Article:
4 reasons to eat oatmeal Every Day
So, what can all of those vitamins and nutrients do for you? Let’s break it down.
1. Lower your cholesterol – Want to keep your heart healthy? Eat oatmeal. Research shows that a daily bowl of oatmeal can lower your levels of total cholesterol and artery-clogging bad cholesterol. (High cholesterol levels can be a contributing factor to heart disease.) Those oats can work pretty quickly, too, notes Czerwony. One study found that people saw significant changes in cholesterol levels after just six weeks of working oat flakes into their daily diet.
2. Improve blood sugar control – Many of the good deeds linked to oatmeal involve a type of soluble fiber known as beta-glucan. Aside from its work on cholesterol, beta-glucan also can slow the absorption of glucose (or sugars) into your blood. The reason? After you eat oatmeal, that beta-glucan breaks down into a gel-like solution that coats your gut. That thick layer of goo naturally slows down how fast sugars enter your bloodstream. Given that, some studies show that oatmeal is an ideal food for someone with Type 2 diabetes. (Other research, however, has been more subdued about the effects of oatmeal on glycemic control.)
3. Promote weight loss – After a meal, oatmeal tends to sit heavy in your belly — and that can help you get lighter. “If you feel full for longer after eating, it’s easier to go from meal to meal without grazing on unhealthy snacks,” says Czerwony. “In the end, that cuts down on extra calories you might consume.” Researchers found that eating oats can reduce:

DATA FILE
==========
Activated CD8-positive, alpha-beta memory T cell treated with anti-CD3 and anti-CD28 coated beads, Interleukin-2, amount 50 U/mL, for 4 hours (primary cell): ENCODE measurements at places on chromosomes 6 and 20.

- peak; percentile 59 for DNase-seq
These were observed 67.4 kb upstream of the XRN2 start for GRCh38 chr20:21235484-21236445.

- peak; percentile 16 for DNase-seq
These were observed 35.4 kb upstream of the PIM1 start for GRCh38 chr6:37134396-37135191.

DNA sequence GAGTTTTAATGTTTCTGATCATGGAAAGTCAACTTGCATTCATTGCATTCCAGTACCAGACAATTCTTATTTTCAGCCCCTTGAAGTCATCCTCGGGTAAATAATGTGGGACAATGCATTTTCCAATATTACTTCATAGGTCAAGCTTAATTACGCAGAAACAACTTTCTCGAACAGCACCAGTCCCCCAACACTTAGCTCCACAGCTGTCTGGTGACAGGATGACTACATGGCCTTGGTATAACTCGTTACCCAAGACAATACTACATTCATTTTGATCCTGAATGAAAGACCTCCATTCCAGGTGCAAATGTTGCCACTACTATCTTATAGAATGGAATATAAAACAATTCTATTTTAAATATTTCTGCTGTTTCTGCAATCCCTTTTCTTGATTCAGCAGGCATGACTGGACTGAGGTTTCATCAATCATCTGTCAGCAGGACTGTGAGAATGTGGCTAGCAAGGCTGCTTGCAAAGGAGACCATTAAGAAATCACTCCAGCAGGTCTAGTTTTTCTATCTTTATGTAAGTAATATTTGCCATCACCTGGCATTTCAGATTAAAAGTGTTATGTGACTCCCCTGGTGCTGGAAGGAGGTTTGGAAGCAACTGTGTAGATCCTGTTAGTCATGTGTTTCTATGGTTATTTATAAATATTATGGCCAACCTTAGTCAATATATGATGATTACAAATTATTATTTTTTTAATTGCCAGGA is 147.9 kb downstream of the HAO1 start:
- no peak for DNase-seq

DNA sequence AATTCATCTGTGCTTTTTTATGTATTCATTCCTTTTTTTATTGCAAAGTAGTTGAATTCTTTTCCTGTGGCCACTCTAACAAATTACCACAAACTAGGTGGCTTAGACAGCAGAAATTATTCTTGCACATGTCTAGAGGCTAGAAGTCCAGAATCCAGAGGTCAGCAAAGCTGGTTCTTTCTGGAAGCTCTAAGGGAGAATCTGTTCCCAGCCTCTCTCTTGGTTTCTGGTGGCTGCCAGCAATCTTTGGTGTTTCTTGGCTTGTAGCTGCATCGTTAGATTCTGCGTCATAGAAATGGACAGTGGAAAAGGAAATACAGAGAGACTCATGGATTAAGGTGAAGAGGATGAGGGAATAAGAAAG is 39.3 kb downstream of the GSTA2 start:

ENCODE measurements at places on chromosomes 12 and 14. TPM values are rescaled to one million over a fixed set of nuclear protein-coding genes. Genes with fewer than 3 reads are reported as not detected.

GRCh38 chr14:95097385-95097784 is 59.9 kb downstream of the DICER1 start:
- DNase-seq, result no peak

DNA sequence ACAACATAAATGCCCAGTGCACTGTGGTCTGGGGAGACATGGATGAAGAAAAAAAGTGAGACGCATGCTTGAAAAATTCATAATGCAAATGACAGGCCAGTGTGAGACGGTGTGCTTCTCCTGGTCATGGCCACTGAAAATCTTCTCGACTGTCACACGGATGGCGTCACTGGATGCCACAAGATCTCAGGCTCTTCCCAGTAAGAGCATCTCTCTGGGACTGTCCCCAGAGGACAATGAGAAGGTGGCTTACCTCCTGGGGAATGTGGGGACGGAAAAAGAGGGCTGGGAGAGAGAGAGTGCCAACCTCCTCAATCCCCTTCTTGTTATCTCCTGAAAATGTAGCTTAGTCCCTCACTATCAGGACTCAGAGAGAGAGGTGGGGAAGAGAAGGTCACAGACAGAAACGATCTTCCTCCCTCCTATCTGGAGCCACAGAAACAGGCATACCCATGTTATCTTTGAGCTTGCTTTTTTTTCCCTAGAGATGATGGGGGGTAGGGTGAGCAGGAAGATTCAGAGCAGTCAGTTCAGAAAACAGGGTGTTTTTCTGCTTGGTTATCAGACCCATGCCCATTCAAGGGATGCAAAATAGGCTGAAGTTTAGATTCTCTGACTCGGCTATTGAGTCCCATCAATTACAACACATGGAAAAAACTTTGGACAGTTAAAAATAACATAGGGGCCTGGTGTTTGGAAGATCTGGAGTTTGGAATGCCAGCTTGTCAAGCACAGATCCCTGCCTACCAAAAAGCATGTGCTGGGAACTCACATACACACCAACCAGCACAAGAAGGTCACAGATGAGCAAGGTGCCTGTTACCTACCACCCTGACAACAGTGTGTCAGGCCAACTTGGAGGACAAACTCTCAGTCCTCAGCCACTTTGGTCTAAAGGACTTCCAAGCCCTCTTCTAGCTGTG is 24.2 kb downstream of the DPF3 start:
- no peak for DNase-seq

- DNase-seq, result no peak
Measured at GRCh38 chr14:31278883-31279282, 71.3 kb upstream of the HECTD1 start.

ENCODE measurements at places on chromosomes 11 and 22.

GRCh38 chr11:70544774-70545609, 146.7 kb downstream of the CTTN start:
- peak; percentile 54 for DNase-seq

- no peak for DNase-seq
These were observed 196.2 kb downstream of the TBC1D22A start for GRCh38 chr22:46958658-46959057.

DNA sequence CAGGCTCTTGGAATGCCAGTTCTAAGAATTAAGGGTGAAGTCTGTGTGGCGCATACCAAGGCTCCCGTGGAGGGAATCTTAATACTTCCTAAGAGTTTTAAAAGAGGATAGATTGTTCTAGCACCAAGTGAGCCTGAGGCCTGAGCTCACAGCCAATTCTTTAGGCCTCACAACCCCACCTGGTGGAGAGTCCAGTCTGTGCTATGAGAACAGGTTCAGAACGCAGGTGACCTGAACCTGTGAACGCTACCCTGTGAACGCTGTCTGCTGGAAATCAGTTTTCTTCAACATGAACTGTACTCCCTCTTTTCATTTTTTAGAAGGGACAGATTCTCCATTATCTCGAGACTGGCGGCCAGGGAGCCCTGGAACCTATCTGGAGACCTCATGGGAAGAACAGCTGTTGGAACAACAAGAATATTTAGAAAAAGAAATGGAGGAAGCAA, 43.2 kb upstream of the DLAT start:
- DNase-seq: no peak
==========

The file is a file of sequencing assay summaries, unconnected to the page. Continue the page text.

4. Keep bowel movements regular – Thanks to its fiber-rich makeup, oatmeal can have a definite regulatory effect on your pooping pattern. It packs a double punch, too, with both insoluble and soluble fiber to help move things along. Studies focused on older adults even show that eating oat bran can eliminate the need to take laxatives to relieve constipation, which often becomes more of an issue with age. “Oatmeal can really help with digestion and your gastrointestinal health,” notes Czerwony. A half-cup of oats contains about 4 grams of dietary fiber. To put that number in perspective, your daily fiber target for good gastrointestinal health should be between 25 grams and 35 grams.
Boost Your Heart Health with These 5 Strategies
Count on these five white knights to protect your heart, your arteries, and the rest of you. They will make you look better and feel better. And it’s never too late to start.
- Avoid tobacco. Smoke from cigarettes, cigars, and pipes is as bad for the heart and arteries as it is for the lungs. If you smoke, quitting is the biggest gift of health you can give yourself. Secondhand smoke is also toxic, so avoid it whenever possible.
- Be active. Exercise and physical activity are about the closest things you have to magic bullets against heart disease and other chronic conditions. Any amount of activity is better than none; at least 30 minutes a day is best.